That Ali was not properly prepared for the customs job has been very evident in the way he has been going round in circles since 2015. Today, he will announce a ban on the land importation of rice into the country. Tomorrow, he will reverse the ban and set up border posts for payment of duties on imported rice. The day after tomorrow, he will say the ban is restored. These ill-conceived policies make us a laughing stock in the world. It is one thing for the government to say it wants to make doing business in Nigeria “easy” apparently to please the World Bank and international investors, but it is another thing entirely that we flip-flop on policies with relish.

As far as I am concerned, the uniform saga is a complete distraction. The senate has left the real issue of “import duty” and is now more obsessed with “uniform on duty”. If I were Ali, I would wear the uniform to the senate and put the devil to shame. I won’t die because of a “dirty” uniform. I would just go back home and wash myself with warm water and Dettol thereafter. But Ali is so rigid he would not contemplate such a thing. His nickname is “Netanyahu” or “Mr No Compromise” — after the stubborn Israeli prime minister, Benjamin Netanyahu. Remember Ali was in the military police. He was provost-marshal of the army at some point. You don’t mess around with him.

Ali’s refusal to wear the CG uniform is nothing but military arrogance. Some (not all) of these military guys think they are superior to every other human being. They used to call us “bloody civilians” when they were in power. The mentality has not changed. That is why a band of soldiers would brutalise a physically challenged man for wearing a “camouflage” and all they got as punishment was a slap on the wrist. Some years ago, soldiers burnt down the police barracks at Ojuelegba, Lagos, and nothing came out of it. They think they can do anything and get away with it. So how on earth can you force a whole retired colonel to wear the uniform of customs? Infra dignitatem!

The real issue, in the final analysis, is Ali’s performance as CG. That is my own worry. He’s fighting corruption in the service quite all right, but as Nigerians now know, fighting corruption is not a substitute for good policies and good governance. Ali keeps getting things wrong, moving from one bad idea to the other. This has the potential to do more damage to the economy. He can wear the CG uniform for all we care and hate corruption perfectly, but the ultimate indicator of his success will be how well he is leading the very important agency in this age and time when the economy needs to stand on strong footing. Is he up to the task? That’s the question.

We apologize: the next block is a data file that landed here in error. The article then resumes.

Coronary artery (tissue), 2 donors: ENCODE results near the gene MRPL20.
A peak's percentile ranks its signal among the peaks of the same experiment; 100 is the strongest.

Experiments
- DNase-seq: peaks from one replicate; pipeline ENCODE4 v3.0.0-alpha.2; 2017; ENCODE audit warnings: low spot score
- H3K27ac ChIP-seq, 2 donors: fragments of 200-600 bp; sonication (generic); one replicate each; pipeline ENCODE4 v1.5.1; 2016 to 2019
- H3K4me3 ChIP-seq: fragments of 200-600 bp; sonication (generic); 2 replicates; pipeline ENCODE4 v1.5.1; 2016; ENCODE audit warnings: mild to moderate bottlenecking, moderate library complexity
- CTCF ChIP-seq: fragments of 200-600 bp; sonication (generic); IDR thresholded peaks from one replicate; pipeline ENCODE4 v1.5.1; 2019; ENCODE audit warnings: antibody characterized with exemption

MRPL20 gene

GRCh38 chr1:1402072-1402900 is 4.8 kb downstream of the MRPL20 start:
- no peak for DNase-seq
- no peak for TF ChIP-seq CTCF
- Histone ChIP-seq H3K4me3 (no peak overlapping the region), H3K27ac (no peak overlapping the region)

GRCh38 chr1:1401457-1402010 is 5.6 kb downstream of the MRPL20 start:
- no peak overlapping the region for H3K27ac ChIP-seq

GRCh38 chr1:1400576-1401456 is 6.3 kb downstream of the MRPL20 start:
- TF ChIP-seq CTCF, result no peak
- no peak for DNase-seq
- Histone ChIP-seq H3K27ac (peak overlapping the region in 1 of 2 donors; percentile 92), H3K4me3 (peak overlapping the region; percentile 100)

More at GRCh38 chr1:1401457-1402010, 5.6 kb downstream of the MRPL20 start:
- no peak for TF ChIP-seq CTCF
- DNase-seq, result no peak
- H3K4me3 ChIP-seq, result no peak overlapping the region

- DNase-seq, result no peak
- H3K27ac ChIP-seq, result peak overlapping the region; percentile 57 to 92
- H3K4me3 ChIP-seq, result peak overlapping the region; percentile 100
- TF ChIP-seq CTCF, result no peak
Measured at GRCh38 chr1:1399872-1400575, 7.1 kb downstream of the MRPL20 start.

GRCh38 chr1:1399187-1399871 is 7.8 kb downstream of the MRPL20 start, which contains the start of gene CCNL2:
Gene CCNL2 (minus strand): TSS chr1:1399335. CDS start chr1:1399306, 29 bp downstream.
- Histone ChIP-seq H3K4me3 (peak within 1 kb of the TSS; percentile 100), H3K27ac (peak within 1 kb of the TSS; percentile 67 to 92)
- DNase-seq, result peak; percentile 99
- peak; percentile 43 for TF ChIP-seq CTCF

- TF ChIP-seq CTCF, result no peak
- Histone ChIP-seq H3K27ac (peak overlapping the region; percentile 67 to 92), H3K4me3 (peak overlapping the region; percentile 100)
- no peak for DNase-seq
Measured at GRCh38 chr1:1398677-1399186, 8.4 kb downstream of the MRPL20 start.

Let’s be honest — there was relief across Nigeria’s political and financial circles on Wednesday when the senate refused to confirm Mr Ibrahim Magu as the substantive chairman of the EFCC. The guy has been a pain in their fat necks in the last 14 months, forcing politicians, bankers and military officers to cough out billions of naira and dollars swallowed from the national treasury. Although I quarrel with his preferred style of media trials and concentration on non-APC offenders, he at least bloodied the noses of our erstwhile untouchable elite. But I knew our almighty elite would not sit by and watch Magu continue to mangle them just like that. Revenge.

Former UK chancellor, George Osborne, has just been appointed editor of the London Evening Standard newspaper on a £200k-a-year package. The Tory MP was at some point touted as a future prime minister until David Cameron lost the Brexit vote in 2016 and resigned, with Osborne also falling on his sword. But that’s not my interest. Osborne was the equivalent of our finance minister and was practically the deputy prime minister. If it were to be Nigeria, he would not step down to take a paid job; rather, he would form “Forum of Former Chancellors” and begin to angle for contracts at federal and state levels, going from state to state to harass governors. Parasites.

There is this moving story in TheCable on a young man named Babagana Bukar, “The boy who refused to join Boko Haram, says I watched them slaughter my father.” Three things struck me about Bukar’s story. One, he watched his father killed by the insurgents in Rann, Borno state, in 2014 when he was just 14. Two, he refused to join Boko Haram, riding a bicycle all the way to Chad to escape from the killings. Three, he is called “engineer” because of his dexterity in fixing phones despite having not been so trained. That aspect breaks me down emotionally. Only God knows how many future engineers have been cut down by Boko Haram. Pathetic.

Recently, 30-year-old man Stephen Nyitse bizarrely went to sit on the revered throne of the Tor Tiv before the coronation of Prof Orchivirigh James Ayatse as the new king. Nyitse was promptly arrested, detained and charged to court by our super-efficient police force. Within three days, he was sentenced to four years imprisonment by the highly efficient Justice P. S. Chaha for trespass and impersonation. In addition, Nyitse will be banished from Tivland after his time in prison (banishment in a republic?) Meanwhile, thousands of theft, murder and land cases still languish in courts. Awaiting trial suspects practically grow old in prison. Efficiency.

Op–ed pieces and contributions are the opinions of the writers only and do not represent the opinions of Y!/YNaija

This article was first published on ThisDay